Life is filled with consequences. As our parents told us (and we repeated to our own children), “Your decisions have consequences.”
I am a bit reluctant to start a blog series on internal investigations with a childhood motto, but when the shoe fits, you wear it (as the saying goes).
When conducting an internal investigation, there are so many pitfalls and potential miscues that can occur, it is enough to drive any practitioner a little bonkers. Most of the best practices, however, are built on common sense and good judgment. When investigators try to cut corners, they inevitably do so in a manner that dooms the entire investigation.
Most internal investigations are successful so long as there is a true intent to find the facts and deal with the facts. Some of the legendary disasters in the practice area have occurred when the board or management authorize an internal investigation but are not really committed to learning what happened or dealing with the consequences.
In the beginning of an internal investigation, there are important principles that have to be established or else the investigation itself could collapse.
First, the reason for, and the context of, the internal investigation has to be established. If the investigation is being initiated in response to a whistleblower complaint, a government investigation, or to gather information in response to threatened civil litigation, the circumstances are far different than a proactive investigation in response to general concerns raised in a compliance review. Given the clear difference in risks and the need for an investigation, the context will likely dictate a different set of concerns and procedures for the investigation.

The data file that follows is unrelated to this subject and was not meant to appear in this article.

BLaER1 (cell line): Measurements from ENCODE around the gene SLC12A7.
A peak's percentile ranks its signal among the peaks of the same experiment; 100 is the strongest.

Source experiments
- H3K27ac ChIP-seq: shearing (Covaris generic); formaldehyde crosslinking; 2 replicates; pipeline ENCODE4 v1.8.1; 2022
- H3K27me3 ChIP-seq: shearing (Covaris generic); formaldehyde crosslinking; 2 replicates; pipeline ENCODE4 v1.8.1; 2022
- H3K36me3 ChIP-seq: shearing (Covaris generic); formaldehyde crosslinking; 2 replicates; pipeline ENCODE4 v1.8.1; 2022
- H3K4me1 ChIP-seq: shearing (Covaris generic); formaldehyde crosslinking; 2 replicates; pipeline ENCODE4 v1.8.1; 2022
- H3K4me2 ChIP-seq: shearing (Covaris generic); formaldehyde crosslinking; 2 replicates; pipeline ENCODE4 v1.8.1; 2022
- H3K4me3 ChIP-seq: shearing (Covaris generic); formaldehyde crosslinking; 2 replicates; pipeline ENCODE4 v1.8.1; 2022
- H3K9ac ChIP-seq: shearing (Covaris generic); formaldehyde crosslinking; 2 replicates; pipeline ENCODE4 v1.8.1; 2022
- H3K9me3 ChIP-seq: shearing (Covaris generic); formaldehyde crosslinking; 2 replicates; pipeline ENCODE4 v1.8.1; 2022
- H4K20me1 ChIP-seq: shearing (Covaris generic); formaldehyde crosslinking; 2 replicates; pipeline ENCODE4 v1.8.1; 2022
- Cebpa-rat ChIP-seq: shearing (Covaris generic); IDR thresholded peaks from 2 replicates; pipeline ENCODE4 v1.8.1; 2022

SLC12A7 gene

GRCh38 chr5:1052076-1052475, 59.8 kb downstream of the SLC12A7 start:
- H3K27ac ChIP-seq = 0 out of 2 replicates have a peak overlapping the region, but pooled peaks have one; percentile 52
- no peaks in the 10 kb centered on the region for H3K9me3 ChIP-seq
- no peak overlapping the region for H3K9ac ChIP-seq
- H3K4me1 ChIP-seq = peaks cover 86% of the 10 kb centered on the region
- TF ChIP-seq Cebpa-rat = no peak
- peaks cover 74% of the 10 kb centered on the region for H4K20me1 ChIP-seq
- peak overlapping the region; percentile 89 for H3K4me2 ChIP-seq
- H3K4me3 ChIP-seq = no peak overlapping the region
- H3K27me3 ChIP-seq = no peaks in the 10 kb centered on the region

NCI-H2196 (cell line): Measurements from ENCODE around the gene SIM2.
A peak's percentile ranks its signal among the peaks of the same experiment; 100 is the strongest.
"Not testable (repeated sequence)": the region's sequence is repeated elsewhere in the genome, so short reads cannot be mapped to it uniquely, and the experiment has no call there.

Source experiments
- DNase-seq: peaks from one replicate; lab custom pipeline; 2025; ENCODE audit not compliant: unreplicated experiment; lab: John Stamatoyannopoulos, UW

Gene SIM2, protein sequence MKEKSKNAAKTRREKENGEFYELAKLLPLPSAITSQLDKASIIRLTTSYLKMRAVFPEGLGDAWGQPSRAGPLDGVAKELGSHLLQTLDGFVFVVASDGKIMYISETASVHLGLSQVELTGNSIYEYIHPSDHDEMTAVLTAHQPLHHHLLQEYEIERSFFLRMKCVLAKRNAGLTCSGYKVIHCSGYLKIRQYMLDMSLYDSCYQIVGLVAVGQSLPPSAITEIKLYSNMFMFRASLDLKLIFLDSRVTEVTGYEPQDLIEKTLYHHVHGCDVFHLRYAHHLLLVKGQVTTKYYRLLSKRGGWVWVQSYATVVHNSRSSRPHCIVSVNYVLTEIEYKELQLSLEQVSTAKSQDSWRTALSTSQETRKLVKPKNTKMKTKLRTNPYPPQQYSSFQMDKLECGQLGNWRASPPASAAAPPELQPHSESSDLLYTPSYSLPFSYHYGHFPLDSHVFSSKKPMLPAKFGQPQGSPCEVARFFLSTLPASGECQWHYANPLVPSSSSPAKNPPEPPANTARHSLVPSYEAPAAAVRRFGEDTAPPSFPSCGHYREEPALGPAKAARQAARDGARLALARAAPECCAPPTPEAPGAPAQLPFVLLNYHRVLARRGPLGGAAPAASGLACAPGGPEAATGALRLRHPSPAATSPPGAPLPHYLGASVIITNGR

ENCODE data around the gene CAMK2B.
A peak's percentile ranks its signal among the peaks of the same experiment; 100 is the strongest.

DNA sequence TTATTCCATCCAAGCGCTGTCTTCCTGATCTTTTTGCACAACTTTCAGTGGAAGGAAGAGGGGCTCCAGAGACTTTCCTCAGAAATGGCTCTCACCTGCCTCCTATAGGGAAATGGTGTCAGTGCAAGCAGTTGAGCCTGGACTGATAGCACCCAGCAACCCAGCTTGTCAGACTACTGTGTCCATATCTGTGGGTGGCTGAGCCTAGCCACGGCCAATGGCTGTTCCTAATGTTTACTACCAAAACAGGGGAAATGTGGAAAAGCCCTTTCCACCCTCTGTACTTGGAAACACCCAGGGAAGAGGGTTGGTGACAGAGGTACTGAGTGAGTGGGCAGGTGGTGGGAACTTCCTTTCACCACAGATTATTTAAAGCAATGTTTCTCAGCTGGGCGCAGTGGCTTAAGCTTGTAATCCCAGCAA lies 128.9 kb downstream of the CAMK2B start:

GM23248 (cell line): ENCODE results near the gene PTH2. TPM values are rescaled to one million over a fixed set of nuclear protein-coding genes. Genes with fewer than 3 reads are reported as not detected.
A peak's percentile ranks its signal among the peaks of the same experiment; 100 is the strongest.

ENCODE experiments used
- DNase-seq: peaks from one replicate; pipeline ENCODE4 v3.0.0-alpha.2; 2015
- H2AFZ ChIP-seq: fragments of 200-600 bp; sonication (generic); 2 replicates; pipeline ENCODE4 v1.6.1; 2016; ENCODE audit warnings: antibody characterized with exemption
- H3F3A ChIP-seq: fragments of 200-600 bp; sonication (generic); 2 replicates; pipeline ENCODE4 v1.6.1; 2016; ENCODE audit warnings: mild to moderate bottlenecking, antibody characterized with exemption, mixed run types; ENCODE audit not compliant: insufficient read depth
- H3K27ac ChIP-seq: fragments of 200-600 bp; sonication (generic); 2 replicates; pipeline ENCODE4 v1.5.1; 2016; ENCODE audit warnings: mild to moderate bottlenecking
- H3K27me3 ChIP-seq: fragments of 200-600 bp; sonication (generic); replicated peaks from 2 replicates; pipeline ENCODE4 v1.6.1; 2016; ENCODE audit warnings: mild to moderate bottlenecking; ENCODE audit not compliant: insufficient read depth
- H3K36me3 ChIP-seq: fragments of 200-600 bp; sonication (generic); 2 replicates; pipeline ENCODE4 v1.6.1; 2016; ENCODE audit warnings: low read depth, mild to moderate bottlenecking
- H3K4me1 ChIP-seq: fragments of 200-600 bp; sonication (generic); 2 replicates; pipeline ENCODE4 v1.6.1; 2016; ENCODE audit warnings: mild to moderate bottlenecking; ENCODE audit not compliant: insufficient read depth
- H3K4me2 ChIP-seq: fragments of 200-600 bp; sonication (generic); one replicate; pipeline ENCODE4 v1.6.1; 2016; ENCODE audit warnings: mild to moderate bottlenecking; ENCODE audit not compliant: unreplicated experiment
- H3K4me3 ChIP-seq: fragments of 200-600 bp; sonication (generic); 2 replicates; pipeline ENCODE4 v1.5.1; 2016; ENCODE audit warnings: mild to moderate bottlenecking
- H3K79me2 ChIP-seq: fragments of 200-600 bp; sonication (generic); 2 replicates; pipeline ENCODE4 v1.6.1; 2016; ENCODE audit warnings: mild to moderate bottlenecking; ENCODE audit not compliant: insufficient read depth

Second, in most circumstances, the goal of an internal investigation is to obtain information as quickly as possible to inform corporate decision makers and provide accurate legal advice.
Third, the internal investigation must be kept confidential and the information cannot be disclosed contrary to company wishes.
Fourth, the company has to decide who is going to conduct the investigation. Usually, in a moderate to high stakes investigation, the company will retain outside counsel. But as we all know, not all outside counsel are the same, and outside counsel with established relationships with the company may be barred out of concern for “independence,” especially if outside counsel had any involvement in the incidents under investigation.
Given the sky-rocketing costs for outside counsel conducted internal investigations, companies are paying more attention to the cost issue. In some cases, companies are backing down on the cost issue out of fear of repercussions with the government. That is a real mistake.
Companies need to communicate with government prosecutors overseeing an internal investigation when this type of issue develops. Prosecutors will work with companies on cost issues because they recognize the impact that astronomical investigations (e.g. Avon) can have on the company’s long-run viability.
There is no question that an independent investigation conducted by outside counsel can make a significant difference in defending a company against federal prosecutors, regulators or even shareholder lawsuits. It is fairly easy to identify those situations when you will need such independence and credibility.
Fifth, the company has to focus the internal investigation on the factual and legal issues that need to be examined, and establish a timeframe for completing the internal investigation.